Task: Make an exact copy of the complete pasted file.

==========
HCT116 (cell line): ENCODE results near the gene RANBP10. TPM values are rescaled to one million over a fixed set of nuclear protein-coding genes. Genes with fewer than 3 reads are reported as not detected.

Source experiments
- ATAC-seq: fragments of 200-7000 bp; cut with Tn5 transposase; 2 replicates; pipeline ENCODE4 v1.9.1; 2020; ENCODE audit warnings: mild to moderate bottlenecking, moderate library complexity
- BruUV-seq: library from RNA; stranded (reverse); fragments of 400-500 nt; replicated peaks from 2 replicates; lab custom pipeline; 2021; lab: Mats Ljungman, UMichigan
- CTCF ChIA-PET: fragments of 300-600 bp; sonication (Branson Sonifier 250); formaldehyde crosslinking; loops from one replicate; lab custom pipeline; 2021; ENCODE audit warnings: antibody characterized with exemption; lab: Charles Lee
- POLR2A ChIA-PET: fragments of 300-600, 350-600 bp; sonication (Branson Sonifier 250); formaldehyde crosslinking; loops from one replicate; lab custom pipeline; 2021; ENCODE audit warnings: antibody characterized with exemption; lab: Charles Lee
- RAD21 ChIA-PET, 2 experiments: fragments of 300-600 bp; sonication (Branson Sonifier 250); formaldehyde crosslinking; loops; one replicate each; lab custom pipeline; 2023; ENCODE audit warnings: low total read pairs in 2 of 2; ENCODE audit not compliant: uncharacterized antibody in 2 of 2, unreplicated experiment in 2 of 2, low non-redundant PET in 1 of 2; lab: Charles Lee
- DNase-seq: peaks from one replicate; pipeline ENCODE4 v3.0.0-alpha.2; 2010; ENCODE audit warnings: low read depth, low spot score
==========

HCT116 (cell line): ENCODE results near the gene RANBP10. TPM values are rescaled to one million over a fixed set of nuclear protein-coding genes. Genes with fewer than 3 reads are reported as not detected.

Source experiments
- ATAC-seq: fragments of 200-7000 bp; cut with Tn5 transposase; 2 replicates; pipeline ENCODE4 v1.9.1; 2020; ENCODE audit warnings: mild to moderate bottlenecking, moderate library complexity
- BruUV-seq: library from RNA; stranded (reverse); fragments of 400-500 nt; replicated peaks from 2 replicates; lab custom pipeline; 2021; lab: Mats Ljungman, UMichigan
- CTCF ChIA-PET: fragments of 300-600 bp; sonication (Branson Sonifier 250); formaldehyde crosslinking; loops from one replicate; lab custom pipeline; 2021; ENCODE audit warnings: antibody characterized with exemption; lab: Charles Lee
- POLR2A ChIA-PET: fragments of 300-600, 350-600 bp; sonication (Branson Sonifier 250); formaldehyde crosslinking; loops from one replicate; lab custom pipeline; 2021; ENCODE audit warnings: antibody characterized with exemption; lab: Charles Lee
- RAD21 ChIA-PET, 2 experiments: fragments of 300-600 bp; sonication (Branson Sonifier 250); formaldehyde crosslinking; loops; one replicate each; lab custom pipeline; 2023; ENCODE audit warnings: low total read pairs in 2 of 2; ENCODE audit not compliant: uncharacterized antibody in 2 of 2, unreplicated experiment in 2 of 2, low non-redundant PET in 1 of 2; lab: Charles Lee
- DNase-seq: peaks from one replicate; pipeline ENCODE4 v3.0.0-alpha.2; 2010; ENCODE audit warnings: low read depth, low spot score